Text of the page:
Okun's Law


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Okun's Law

A theory stating that for every 1% increase in the unemployment rate, a country or region loses 2.5% potential GDP growth. See also: GDP.
References in periodicals archive ?
For example, if one believed in Okun's law and a Phillips curve (as in a New Keynesian model), then there should exist a relationship between output's deviation from potential and inflation.
Okun's law states that, as the economy grows, the rate of employment will increase.
Giorgio Canarella and Stephen Miller, in "Did Okun's Law Die After the Great Recession," carefully examine the relationship between output and unemployment.
The first, which we use for the counterfactual output path in figure 1, measures the cycle using the unemployment rate and adjusts the variables in the growth-accounting identity using a version of Okun's law. The second, which we use primarily for our analysis of sources of slow demand growth and the timing of the recovery, is conditioned instead on the state of the economy at the cyclical trough in 2009 to compute a baseline forecast from a dynamic factor model.
The relationship between unemployment and output empirically and theoretically was first discovered and tested by the Arthur Melvin Okun (1962) and known as the Okun's law; which reveals that 3% (increase/decrease) in economic growth would lead to 1% (decrease/increase) in unemployment; a negative variation between unemployment and economic growth.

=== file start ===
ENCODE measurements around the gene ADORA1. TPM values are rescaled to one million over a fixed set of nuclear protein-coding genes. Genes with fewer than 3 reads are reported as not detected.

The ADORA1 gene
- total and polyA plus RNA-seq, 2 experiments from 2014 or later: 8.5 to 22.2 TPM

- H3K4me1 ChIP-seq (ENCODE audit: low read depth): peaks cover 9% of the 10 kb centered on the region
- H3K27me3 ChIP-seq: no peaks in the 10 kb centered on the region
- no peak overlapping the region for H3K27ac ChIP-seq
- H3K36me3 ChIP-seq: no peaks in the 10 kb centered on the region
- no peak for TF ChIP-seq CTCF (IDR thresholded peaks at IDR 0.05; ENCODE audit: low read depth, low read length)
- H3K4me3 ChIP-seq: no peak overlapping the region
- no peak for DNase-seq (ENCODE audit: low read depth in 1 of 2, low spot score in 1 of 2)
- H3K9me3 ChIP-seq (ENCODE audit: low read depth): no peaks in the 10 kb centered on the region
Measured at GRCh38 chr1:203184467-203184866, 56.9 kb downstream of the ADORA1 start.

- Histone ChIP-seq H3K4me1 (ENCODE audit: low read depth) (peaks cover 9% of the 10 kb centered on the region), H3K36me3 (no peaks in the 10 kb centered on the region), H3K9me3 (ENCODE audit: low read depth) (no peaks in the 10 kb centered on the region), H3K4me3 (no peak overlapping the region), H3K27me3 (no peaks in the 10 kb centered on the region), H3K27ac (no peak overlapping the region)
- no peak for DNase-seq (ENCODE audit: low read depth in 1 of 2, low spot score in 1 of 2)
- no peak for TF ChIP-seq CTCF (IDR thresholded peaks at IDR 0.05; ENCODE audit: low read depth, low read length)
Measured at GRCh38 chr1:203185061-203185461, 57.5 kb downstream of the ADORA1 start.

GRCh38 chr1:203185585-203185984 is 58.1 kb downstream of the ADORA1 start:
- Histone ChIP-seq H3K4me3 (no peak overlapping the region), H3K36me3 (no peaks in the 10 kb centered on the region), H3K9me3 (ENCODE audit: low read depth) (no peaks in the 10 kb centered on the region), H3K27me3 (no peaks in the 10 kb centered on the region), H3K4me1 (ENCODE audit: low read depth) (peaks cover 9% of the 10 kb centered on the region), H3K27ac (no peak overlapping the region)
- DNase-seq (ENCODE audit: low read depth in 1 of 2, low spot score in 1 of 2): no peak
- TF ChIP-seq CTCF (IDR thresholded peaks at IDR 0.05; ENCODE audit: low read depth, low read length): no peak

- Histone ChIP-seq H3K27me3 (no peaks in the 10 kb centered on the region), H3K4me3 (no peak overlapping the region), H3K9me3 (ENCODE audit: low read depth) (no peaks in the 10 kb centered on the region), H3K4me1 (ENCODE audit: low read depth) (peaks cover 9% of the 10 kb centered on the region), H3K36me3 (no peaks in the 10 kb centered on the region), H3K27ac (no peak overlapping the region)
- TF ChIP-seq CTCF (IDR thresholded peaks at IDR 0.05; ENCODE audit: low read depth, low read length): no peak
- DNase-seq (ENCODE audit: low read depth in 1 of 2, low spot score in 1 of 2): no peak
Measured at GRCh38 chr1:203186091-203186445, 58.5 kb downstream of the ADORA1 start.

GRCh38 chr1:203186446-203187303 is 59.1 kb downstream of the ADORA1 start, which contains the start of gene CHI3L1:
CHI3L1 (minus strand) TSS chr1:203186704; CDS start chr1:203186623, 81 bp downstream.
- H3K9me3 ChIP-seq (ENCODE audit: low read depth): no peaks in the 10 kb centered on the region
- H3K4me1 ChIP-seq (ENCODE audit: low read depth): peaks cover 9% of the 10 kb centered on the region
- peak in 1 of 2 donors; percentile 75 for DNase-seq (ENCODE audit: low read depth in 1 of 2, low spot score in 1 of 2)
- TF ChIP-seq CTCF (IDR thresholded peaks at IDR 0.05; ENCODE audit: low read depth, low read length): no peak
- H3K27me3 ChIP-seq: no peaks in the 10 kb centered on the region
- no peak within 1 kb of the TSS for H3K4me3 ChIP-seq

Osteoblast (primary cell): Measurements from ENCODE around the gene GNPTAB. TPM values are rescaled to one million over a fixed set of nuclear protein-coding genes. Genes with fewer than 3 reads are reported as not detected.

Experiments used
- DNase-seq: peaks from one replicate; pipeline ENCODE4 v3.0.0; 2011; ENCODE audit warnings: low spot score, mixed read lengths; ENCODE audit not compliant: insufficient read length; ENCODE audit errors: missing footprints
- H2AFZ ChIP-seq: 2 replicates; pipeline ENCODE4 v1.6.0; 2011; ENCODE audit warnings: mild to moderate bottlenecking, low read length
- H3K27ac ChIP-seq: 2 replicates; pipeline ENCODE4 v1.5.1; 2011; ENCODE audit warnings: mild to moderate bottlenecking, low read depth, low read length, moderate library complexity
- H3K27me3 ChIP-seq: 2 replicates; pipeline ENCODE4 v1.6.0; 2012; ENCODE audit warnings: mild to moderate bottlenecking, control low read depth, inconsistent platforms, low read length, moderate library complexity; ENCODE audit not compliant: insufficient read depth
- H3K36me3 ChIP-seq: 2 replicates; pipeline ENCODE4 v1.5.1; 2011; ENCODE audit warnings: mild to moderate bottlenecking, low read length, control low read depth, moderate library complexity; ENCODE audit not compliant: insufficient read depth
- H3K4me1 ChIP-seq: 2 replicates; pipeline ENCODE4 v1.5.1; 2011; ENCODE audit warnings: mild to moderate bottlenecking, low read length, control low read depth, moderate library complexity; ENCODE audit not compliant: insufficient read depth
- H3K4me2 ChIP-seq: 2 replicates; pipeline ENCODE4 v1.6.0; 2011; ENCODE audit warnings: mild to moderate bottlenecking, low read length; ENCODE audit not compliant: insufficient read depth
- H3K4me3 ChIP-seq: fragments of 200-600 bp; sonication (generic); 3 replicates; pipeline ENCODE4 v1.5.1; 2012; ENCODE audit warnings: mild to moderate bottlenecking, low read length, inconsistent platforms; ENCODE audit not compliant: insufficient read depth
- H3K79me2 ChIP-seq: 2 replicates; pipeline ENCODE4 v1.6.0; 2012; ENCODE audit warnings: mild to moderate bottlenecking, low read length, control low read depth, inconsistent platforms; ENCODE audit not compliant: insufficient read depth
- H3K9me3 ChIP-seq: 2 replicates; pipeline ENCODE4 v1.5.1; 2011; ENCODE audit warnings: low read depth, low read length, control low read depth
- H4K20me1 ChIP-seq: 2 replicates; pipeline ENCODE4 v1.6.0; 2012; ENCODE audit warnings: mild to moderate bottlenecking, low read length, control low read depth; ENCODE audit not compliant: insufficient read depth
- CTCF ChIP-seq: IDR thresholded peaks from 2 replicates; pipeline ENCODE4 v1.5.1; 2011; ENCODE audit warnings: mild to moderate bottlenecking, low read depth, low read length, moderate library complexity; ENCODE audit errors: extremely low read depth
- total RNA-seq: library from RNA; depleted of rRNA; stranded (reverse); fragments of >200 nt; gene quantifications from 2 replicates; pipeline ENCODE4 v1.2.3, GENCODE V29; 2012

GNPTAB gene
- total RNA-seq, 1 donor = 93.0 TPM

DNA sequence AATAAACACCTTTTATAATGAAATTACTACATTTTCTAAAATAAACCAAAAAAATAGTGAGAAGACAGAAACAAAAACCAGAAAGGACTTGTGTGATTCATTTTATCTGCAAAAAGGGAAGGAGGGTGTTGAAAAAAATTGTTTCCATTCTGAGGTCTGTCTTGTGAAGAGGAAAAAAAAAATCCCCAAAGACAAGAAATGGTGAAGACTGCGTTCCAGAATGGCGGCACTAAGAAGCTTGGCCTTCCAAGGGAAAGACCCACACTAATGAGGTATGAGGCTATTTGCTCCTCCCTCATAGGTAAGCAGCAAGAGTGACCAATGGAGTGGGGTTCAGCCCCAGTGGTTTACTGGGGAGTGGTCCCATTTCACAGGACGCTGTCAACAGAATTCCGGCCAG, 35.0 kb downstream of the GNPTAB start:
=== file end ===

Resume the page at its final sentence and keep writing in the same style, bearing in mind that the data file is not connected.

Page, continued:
Kennedy's Council of Economic Advisers, coined Okun's Law, which holds that for every three-point rise in GDP, unemployment will fall 1 percentage point.
Most likely this substitution is prompted by the common technique used in frontier research, which itself is justified by a simple Okun's Law to connect these two metrics.
To arrive at potential, researchers make some adjustments to the natural rate of unemployment and use Okun's law to transform unemployment into output.
economy comes from Okun's Law (named after the late U.S.
The link between the unemployment rate and GDP growth is the so-called Okun's law (see Knoteck, 2007, also in relation to the estimation methods).
The fifth paper, by Mary Daly, John Fernald, Oscar Jorda and Fernanda Nechio, assesses cross-country evidence on labour market performance following the financial crisis through the lens of Okun's Law, the relationship between changes in the unemployment rate and output growth.
Okun's law revisited: should we worry about low unemployment, Economic Commentary 15: 1-4.